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Report: Twitter May Start Banning Crypto Ads in Two Weeks

Sead Fadilpašić
Last updated: | 2 min read

Only a few short days after we reported on the dilemma Twitter’s Jack Dorsey finds himself in, it would seem Twitter is taking the necessary steps to ensuring their users have a scam-free environment by banning crypto-related ads.

Source: iStock/ymgerman

The social media platform may prohibit advertisements for initial coin offerings (ICOs), token sales, and cryptocurrency wallets globally in two weeks, Sky News reported without disclosing its sources. Twitter may also ban all ads for cryptocurrency exchanges, with some limited exceptions, it added.

We have already covered Dorsey’s problem in that he is the CEO of both Twitter and a financial services company which is eyeing crypto-investments after beginning to offer Bitcoin trading recently. It would seem that he is opting for whatever benefits his platform’s users.

Only two months ago, in January, Facebook announced they would be banning ads that promote financial products and services which are “frequently associated with misleading or deceptive promotional activities,” especially ICOs. However, its blanket regulations simply weren’t enough to stop malicious actors from advertising by simply including typos into the most common – and banned – words.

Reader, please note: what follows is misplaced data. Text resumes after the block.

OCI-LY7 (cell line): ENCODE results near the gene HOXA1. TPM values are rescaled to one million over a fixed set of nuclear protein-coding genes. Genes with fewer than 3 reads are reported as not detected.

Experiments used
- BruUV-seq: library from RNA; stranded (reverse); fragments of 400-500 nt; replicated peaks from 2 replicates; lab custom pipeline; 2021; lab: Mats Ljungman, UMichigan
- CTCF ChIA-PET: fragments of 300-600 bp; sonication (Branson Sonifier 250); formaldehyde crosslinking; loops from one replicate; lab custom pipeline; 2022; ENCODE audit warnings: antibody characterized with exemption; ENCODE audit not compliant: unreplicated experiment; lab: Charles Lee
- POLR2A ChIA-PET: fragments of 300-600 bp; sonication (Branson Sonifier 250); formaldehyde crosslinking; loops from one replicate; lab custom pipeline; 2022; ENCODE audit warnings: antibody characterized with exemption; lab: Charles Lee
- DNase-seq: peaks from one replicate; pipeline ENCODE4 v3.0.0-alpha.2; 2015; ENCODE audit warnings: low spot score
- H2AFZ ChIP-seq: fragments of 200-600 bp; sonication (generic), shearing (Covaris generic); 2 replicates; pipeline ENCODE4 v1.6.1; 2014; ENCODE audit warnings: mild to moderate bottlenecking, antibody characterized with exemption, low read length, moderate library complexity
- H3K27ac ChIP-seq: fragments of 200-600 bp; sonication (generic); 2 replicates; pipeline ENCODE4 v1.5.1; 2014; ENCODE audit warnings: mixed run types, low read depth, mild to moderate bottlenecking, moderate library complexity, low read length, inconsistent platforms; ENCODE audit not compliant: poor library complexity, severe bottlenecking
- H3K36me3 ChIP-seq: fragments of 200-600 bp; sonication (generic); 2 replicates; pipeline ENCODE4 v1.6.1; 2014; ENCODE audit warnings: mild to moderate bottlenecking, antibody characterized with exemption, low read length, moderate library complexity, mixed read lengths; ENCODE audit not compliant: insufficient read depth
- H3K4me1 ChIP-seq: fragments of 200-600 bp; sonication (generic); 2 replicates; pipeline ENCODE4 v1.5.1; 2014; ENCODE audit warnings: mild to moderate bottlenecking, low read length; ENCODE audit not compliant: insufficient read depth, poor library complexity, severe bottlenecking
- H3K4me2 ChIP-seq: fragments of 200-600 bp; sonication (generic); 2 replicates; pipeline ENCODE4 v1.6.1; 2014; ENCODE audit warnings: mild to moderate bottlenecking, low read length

Google followed suit officially a week ago, with the ban starting June 2018, as part of their update on their financial services-related ad policies. This is only a part of a bigger crackdown on marketing of high-risk financial products, which crypto is judged to be part of.

These bans are announced at the time when Google searches for the search terms “Cryptocurrency” and “ICO” are falling.

Industry figures and commentators believe the bans are, on the whole, positive for the crypto industry, as reported by Not only is this because the crypto industry already has its own organic channels of growth and communication, but also because ad restrictions on Facebook and Google will affect scam operators much more than legitimate platforms and exchanges.

However, a removal of ads and ‘suspicious’ accounts may have at least two major downsides. For one, there’s no guarantee that a ban will actually work, or that it won’t unfairly discriminate against legitimate crypto businesses and services.

Secondly, simply removing all crypto-related ads will do nothing to help the general public differentiate between legitimate and deceptive cryptocurrency products and services. Instead, some analysts advise that it would be better to develop rigorous standards around crypto ads so that legitimate businesses can still advertise and the public can see the difference for themselves.